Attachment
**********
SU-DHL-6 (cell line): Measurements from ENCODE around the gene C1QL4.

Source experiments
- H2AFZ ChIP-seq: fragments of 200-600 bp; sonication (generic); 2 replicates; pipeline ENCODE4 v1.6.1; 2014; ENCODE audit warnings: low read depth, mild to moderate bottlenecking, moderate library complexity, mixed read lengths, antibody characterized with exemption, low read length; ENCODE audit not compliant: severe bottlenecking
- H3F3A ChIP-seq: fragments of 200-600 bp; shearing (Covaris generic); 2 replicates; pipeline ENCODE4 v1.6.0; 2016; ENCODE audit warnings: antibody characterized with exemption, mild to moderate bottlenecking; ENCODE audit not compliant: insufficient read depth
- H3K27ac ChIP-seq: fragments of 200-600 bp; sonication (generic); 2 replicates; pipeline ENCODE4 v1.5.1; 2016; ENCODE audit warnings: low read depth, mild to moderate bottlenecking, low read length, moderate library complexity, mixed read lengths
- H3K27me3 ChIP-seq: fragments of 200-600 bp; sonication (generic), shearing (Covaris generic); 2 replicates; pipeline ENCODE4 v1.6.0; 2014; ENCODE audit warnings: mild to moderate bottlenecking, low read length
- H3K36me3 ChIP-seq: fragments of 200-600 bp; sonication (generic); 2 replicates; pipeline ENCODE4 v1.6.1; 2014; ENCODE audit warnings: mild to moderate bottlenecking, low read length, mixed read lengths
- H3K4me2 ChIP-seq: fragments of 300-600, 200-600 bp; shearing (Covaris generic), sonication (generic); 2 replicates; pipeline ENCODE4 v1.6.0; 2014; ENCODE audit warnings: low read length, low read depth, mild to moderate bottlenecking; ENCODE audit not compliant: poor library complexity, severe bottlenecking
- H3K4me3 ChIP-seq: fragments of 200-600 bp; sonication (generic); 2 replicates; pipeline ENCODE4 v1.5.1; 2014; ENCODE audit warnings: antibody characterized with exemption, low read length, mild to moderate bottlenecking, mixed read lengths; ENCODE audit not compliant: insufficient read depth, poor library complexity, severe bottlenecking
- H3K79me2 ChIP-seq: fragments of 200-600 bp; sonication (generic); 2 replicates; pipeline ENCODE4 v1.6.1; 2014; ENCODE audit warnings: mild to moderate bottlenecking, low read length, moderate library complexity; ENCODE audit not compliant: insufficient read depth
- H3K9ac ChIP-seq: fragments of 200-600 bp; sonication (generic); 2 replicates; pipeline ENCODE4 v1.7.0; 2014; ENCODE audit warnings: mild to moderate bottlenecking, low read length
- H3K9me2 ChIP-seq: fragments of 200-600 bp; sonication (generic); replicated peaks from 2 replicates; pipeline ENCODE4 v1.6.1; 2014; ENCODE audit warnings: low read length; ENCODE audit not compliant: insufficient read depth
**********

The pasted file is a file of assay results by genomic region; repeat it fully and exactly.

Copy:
SU-DHL-6 (cell line): Measurements from ENCODE around the gene C1QL4.

Source experiments
- H2AFZ ChIP-seq: fragments of 200-600 bp; sonication (generic); 2 replicates; pipeline ENCODE4 v1.6.1; 2014; ENCODE audit warnings: low read depth, mild to moderate bottlenecking, moderate library complexity, mixed read lengths, antibody characterized with exemption, low read length; ENCODE audit not compliant: severe bottlenecking
- H3F3A ChIP-seq: fragments of 200-600 bp; shearing (Covaris generic); 2 replicates; pipeline ENCODE4 v1.6.0; 2016; ENCODE audit warnings: antibody characterized with exemption, mild to moderate bottlenecking; ENCODE audit not compliant: insufficient read depth
- H3K27ac ChIP-seq: fragments of 200-600 bp; sonication (generic); 2 replicates; pipeline ENCODE4 v1.5.1; 2016; ENCODE audit warnings: low read depth, mild to moderate bottlenecking, low read length, moderate library complexity, mixed read lengths
- H3K27me3 ChIP-seq: fragments of 200-600 bp; sonication (generic), shearing (Covaris generic); 2 replicates; pipeline ENCODE4 v1.6.0; 2014; ENCODE audit warnings: mild to moderate bottlenecking, low read length
- H3K36me3 ChIP-seq: fragments of 200-600 bp; sonication (generic); 2 replicates; pipeline ENCODE4 v1.6.1; 2014; ENCODE audit warnings: mild to moderate bottlenecking, low read length, mixed read lengths
- H3K4me2 ChIP-seq: fragments of 300-600, 200-600 bp; shearing (Covaris generic), sonication (generic); 2 replicates; pipeline ENCODE4 v1.6.0; 2014; ENCODE audit warnings: low read length, low read depth, mild to moderate bottlenecking; ENCODE audit not compliant: poor library complexity, severe bottlenecking
- H3K4me3 ChIP-seq: fragments of 200-600 bp; sonication (generic); 2 replicates; pipeline ENCODE4 v1.5.1; 2014; ENCODE audit warnings: antibody characterized with exemption, low read length, mild to moderate bottlenecking, mixed read lengths; ENCODE audit not compliant: insufficient read depth, poor library complexity, severe bottlenecking
- H3K79me2 ChIP-seq: fragments of 200-600 bp; sonication (generic); 2 replicates; pipeline ENCODE4 v1.6.1; 2014; ENCODE audit warnings: mild to moderate bottlenecking, low read length, moderate library complexity; ENCODE audit not compliant: insufficient read depth
- H3K9ac ChIP-seq: fragments of 200-600 bp; sonication (generic); 2 replicates; pipeline ENCODE4 v1.7.0; 2014; ENCODE audit warnings: mild to moderate bottlenecking, low read length
- H3K9me2 ChIP-seq: fragments of 200-600 bp; sonication (generic); replicated peaks from 2 replicates; pipeline ENCODE4 v1.6.1; 2014; ENCODE audit warnings: low read length; ENCODE audit not compliant: insufficient read depth